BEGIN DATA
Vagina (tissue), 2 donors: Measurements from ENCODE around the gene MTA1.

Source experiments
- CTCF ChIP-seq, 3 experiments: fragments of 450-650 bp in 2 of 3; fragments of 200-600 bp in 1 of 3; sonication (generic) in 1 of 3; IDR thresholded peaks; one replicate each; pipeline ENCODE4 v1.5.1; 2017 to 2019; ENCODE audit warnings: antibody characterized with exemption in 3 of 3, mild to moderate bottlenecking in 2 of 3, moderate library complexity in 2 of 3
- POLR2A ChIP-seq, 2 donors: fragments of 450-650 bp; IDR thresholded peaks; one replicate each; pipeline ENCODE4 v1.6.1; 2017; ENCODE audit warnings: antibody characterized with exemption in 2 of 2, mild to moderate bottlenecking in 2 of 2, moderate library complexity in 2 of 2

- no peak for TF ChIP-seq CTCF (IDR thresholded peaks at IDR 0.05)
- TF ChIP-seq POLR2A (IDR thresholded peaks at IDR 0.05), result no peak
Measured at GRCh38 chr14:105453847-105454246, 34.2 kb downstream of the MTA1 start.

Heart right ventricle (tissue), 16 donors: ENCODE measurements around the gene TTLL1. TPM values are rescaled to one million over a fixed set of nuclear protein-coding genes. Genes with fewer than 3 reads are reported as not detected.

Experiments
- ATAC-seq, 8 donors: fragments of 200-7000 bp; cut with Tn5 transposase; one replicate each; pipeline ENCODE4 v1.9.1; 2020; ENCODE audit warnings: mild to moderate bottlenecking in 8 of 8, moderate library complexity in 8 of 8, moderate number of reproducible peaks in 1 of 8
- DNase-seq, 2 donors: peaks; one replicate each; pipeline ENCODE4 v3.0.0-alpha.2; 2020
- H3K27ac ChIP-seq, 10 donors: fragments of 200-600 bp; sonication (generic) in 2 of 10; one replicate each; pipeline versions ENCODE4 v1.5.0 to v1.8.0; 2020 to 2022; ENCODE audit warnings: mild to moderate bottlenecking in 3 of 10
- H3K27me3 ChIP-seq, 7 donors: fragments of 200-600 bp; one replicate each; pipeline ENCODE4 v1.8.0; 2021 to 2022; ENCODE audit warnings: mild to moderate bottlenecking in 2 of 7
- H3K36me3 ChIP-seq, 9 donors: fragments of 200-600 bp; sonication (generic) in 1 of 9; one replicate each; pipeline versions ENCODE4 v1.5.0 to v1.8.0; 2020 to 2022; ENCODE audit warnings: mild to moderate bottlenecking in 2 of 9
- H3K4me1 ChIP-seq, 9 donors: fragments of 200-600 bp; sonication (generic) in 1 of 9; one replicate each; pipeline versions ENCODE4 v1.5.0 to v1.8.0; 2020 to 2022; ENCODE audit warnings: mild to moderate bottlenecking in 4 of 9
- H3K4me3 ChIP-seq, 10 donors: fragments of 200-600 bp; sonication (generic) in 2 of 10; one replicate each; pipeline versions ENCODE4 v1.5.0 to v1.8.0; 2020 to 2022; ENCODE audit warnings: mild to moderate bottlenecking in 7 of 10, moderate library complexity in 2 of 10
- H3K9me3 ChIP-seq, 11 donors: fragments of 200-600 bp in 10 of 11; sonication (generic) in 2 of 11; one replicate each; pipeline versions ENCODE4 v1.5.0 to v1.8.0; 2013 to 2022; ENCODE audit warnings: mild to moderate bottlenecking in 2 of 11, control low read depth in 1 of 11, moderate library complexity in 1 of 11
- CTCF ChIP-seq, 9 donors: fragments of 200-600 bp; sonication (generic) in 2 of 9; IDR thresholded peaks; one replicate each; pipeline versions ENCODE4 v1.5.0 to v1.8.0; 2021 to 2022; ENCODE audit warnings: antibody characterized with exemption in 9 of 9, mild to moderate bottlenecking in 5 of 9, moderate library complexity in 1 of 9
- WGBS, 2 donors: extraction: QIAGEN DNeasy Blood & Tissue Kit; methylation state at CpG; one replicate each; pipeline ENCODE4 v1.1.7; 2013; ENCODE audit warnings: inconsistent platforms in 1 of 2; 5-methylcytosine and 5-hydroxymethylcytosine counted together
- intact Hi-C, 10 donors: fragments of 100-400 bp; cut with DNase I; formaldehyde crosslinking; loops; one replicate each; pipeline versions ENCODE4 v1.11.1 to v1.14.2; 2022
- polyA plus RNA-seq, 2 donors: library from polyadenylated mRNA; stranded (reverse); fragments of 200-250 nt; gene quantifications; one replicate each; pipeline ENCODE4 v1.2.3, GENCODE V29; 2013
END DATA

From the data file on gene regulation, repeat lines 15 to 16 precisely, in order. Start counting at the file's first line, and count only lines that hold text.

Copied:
- H3K4me1 ChIP-seq, 9 donors: fragments of 200-600 bp; sonication (generic) in 1 of 9; one replicate each; pipeline versions ENCODE4 v1.5.0 to v1.8.0; 2020 to 2022; ENCODE audit warnings: mild to moderate bottlenecking in 4 of 9
- H3K4me3 ChIP-seq, 10 donors: fragments of 200-600 bp; sonication (generic) in 2 of 10; one replicate each; pipeline versions ENCODE4 v1.5.0 to v1.8.0; 2020 to 2022; ENCODE audit warnings: mild to moderate bottlenecking in 7 of 10, moderate library complexity in 2 of 10